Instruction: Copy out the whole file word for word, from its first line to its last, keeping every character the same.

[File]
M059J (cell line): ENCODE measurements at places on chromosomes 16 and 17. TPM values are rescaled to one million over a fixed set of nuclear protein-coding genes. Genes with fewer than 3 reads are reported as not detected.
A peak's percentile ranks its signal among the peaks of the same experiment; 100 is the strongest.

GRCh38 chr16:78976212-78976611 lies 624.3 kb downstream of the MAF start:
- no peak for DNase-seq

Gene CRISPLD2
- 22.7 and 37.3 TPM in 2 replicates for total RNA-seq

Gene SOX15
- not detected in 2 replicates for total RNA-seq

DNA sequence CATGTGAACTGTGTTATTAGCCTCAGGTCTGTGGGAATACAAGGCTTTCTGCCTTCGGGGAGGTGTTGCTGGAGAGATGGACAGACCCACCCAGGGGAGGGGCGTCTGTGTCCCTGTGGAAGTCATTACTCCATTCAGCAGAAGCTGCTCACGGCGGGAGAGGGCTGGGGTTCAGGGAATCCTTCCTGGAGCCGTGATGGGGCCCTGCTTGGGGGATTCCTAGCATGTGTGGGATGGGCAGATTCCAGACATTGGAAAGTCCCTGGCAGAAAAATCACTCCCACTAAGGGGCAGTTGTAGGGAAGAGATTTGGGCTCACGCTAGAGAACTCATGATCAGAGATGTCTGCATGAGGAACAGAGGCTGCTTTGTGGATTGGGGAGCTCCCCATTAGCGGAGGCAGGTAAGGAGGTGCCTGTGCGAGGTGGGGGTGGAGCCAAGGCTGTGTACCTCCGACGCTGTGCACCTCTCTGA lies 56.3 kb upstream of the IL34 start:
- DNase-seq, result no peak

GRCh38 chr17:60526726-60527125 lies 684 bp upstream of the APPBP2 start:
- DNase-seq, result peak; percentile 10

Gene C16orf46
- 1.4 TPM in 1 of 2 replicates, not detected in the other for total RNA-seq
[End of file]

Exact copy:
M059J (cell line): ENCODE measurements at places on chromosomes 16 and 17. TPM values are rescaled to one million over a fixed set of nuclear protein-coding genes. Genes with fewer than 3 reads are reported as not detected.
A peak's percentile ranks its signal among the peaks of the same experiment; 100 is the strongest.

GRCh38 chr16:78976212-78976611 lies 624.3 kb downstream of the MAF start:
- no peak for DNase-seq

Gene CRISPLD2
- 22.7 and 37.3 TPM in 2 replicates for total RNA-seq

Gene SOX15
- not detected in 2 replicates for total RNA-seq

DNA sequence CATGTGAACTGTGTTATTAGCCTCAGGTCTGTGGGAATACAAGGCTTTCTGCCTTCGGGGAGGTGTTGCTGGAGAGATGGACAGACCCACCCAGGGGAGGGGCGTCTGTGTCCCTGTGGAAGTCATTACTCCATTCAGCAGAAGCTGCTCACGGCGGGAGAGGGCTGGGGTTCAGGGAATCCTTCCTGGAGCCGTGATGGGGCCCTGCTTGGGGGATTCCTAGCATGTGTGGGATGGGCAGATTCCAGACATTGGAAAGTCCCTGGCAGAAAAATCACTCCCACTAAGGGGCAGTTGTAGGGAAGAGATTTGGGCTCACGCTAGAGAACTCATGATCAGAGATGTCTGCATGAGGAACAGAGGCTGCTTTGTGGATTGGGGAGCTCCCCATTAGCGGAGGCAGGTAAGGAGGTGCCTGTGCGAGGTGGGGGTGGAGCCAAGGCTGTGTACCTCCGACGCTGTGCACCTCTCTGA lies 56.3 kb upstream of the IL34 start:
- DNase-seq, result no peak

GRCh38 chr17:60526726-60527125 lies 684 bp upstream of the APPBP2 start:
- DNase-seq, result peak; percentile 10

Gene C16orf46
- 1.4 TPM in 1 of 2 replicates, not detected in the other for total RNA-seq